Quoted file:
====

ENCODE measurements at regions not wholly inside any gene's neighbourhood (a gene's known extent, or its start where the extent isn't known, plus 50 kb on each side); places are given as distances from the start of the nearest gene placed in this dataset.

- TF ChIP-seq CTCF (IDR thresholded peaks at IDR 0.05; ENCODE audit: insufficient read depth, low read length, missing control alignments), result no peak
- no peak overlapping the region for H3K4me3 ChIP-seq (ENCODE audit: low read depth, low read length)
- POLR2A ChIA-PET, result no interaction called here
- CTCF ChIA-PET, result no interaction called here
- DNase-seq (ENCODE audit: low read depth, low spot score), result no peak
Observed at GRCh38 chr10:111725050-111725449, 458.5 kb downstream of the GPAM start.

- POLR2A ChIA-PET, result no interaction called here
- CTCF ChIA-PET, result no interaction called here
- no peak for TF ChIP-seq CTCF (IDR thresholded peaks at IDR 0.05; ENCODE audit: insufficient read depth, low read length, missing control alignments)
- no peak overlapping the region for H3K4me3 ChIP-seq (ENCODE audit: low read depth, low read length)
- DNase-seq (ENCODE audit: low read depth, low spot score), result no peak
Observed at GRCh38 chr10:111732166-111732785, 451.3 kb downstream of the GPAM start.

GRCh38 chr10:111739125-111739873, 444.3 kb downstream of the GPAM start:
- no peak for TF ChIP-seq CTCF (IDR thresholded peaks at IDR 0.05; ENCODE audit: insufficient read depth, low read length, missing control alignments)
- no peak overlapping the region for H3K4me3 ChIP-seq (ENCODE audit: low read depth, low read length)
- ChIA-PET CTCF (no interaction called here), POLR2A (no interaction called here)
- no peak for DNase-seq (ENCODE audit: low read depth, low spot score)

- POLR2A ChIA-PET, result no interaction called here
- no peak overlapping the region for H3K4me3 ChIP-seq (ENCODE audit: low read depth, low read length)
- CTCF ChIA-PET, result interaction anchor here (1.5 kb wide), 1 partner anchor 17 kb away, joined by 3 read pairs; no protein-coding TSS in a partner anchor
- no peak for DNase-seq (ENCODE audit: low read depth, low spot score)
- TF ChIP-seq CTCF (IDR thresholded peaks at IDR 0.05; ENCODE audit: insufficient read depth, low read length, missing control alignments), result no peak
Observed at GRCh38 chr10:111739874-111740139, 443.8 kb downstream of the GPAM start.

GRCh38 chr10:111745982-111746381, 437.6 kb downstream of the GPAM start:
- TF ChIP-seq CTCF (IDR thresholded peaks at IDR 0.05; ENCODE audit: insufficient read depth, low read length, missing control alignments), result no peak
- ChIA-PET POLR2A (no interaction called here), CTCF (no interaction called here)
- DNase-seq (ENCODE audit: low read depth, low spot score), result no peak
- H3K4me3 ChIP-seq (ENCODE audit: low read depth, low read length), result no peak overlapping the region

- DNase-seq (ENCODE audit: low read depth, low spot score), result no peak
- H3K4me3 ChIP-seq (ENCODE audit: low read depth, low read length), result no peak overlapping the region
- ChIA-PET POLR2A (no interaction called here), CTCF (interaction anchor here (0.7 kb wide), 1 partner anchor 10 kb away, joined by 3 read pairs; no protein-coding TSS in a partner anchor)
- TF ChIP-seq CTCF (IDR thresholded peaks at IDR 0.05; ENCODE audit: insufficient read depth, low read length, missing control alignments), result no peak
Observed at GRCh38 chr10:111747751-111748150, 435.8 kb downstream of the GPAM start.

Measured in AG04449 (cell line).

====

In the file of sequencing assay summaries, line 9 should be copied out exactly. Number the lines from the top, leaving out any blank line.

- CTCF ChIA-PET, result no interaction called here